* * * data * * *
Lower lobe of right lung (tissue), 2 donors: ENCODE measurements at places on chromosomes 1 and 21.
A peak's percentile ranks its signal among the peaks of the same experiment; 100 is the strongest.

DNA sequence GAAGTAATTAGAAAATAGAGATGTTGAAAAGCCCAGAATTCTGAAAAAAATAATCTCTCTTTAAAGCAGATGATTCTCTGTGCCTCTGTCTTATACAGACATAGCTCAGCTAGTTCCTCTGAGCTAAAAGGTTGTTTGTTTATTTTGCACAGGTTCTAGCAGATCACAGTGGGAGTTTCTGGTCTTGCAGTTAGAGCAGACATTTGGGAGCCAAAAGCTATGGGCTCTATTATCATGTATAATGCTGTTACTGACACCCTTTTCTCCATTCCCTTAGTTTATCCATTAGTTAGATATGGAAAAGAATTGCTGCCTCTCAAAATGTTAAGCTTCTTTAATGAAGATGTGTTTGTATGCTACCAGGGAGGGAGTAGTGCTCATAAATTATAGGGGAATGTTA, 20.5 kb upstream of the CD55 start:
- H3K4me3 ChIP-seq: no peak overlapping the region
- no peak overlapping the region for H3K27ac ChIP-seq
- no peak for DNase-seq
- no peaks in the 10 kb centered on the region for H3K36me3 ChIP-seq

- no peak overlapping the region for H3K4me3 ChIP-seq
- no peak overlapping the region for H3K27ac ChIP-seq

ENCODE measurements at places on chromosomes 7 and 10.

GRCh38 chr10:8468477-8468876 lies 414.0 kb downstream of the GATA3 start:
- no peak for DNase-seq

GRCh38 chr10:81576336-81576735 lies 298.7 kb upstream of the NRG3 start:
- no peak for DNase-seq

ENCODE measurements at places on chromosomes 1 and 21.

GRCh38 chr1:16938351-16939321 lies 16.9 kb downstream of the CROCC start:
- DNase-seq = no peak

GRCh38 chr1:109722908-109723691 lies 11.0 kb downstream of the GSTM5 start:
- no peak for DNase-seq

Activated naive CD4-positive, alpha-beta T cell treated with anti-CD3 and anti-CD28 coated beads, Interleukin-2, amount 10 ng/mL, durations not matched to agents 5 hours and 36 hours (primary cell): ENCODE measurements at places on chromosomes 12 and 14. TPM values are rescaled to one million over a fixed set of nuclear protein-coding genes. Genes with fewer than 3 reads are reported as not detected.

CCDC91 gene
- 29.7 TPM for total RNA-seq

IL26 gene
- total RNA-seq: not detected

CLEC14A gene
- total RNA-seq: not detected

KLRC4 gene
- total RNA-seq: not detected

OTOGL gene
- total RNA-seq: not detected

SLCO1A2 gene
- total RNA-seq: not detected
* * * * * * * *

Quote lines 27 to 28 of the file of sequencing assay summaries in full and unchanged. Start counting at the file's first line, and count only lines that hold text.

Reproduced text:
KLRC4 gene
- total RNA-seq: not detected